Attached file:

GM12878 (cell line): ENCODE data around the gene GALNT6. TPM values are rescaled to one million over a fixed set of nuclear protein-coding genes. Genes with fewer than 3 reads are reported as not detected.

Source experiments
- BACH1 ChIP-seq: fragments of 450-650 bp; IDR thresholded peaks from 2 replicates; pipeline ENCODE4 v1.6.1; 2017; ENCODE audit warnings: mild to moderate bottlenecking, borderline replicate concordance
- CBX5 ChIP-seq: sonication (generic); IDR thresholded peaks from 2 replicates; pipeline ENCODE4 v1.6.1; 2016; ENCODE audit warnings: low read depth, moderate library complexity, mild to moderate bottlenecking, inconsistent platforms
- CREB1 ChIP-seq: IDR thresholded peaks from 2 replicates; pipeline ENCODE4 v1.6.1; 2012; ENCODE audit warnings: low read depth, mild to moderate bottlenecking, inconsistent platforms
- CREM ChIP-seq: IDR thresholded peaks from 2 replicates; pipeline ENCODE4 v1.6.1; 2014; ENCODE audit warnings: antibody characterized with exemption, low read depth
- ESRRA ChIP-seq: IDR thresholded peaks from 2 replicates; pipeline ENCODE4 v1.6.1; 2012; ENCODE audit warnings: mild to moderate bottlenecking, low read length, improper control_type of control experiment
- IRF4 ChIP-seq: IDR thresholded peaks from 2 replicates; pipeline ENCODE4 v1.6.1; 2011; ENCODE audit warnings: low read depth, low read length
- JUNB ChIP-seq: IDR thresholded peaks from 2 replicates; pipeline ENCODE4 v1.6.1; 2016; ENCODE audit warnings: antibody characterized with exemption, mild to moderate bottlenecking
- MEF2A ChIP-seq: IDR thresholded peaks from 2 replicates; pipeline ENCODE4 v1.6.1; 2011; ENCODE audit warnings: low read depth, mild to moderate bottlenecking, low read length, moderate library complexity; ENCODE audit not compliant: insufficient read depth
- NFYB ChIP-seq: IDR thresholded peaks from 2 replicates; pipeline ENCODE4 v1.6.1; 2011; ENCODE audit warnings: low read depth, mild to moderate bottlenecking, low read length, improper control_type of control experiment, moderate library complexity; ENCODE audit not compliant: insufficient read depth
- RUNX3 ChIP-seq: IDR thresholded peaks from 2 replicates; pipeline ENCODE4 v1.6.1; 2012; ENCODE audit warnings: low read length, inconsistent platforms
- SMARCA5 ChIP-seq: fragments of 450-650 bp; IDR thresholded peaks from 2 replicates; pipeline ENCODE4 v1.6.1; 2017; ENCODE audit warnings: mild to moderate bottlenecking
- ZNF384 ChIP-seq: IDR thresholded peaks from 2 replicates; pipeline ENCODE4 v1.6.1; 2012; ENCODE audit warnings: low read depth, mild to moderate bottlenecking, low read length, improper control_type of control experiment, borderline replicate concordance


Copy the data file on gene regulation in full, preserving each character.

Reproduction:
GM12878 (cell line): ENCODE data around the gene GALNT6. TPM values are rescaled to one million over a fixed set of nuclear protein-coding genes. Genes with fewer than 3 reads are reported as not detected.

Source experiments
- BACH1 ChIP-seq: fragments of 450-650 bp; IDR thresholded peaks from 2 replicates; pipeline ENCODE4 v1.6.1; 2017; ENCODE audit warnings: mild to moderate bottlenecking, borderline replicate concordance
- CBX5 ChIP-seq: sonication (generic); IDR thresholded peaks from 2 replicates; pipeline ENCODE4 v1.6.1; 2016; ENCODE audit warnings: low read depth, moderate library complexity, mild to moderate bottlenecking, inconsistent platforms
- CREB1 ChIP-seq: IDR thresholded peaks from 2 replicates; pipeline ENCODE4 v1.6.1; 2012; ENCODE audit warnings: low read depth, mild to moderate bottlenecking, inconsistent platforms
- CREM ChIP-seq: IDR thresholded peaks from 2 replicates; pipeline ENCODE4 v1.6.1; 2014; ENCODE audit warnings: antibody characterized with exemption, low read depth
- ESRRA ChIP-seq: IDR thresholded peaks from 2 replicates; pipeline ENCODE4 v1.6.1; 2012; ENCODE audit warnings: mild to moderate bottlenecking, low read length, improper control_type of control experiment
- IRF4 ChIP-seq: IDR thresholded peaks from 2 replicates; pipeline ENCODE4 v1.6.1; 2011; ENCODE audit warnings: low read depth, low read length
- JUNB ChIP-seq: IDR thresholded peaks from 2 replicates; pipeline ENCODE4 v1.6.1; 2016; ENCODE audit warnings: antibody characterized with exemption, mild to moderate bottlenecking
- MEF2A ChIP-seq: IDR thresholded peaks from 2 replicates; pipeline ENCODE4 v1.6.1; 2011; ENCODE audit warnings: low read depth, mild to moderate bottlenecking, low read length, moderate library complexity; ENCODE audit not compliant: insufficient read depth
- NFYB ChIP-seq: IDR thresholded peaks from 2 replicates; pipeline ENCODE4 v1.6.1; 2011; ENCODE audit warnings: low read depth, mild to moderate bottlenecking, low read length, improper control_type of control experiment, moderate library complexity; ENCODE audit not compliant: insufficient read depth
- RUNX3 ChIP-seq: IDR thresholded peaks from 2 replicates; pipeline ENCODE4 v1.6.1; 2012; ENCODE audit warnings: low read length, inconsistent platforms
- SMARCA5 ChIP-seq: fragments of 450-650 bp; IDR thresholded peaks from 2 replicates; pipeline ENCODE4 v1.6.1; 2017; ENCODE audit warnings: mild to moderate bottlenecking
- ZNF384 ChIP-seq: IDR thresholded peaks from 2 replicates; pipeline ENCODE4 v1.6.1; 2012; ENCODE audit warnings: low read depth, mild to moderate bottlenecking, low read length, improper control_type of control experiment, borderline replicate concordance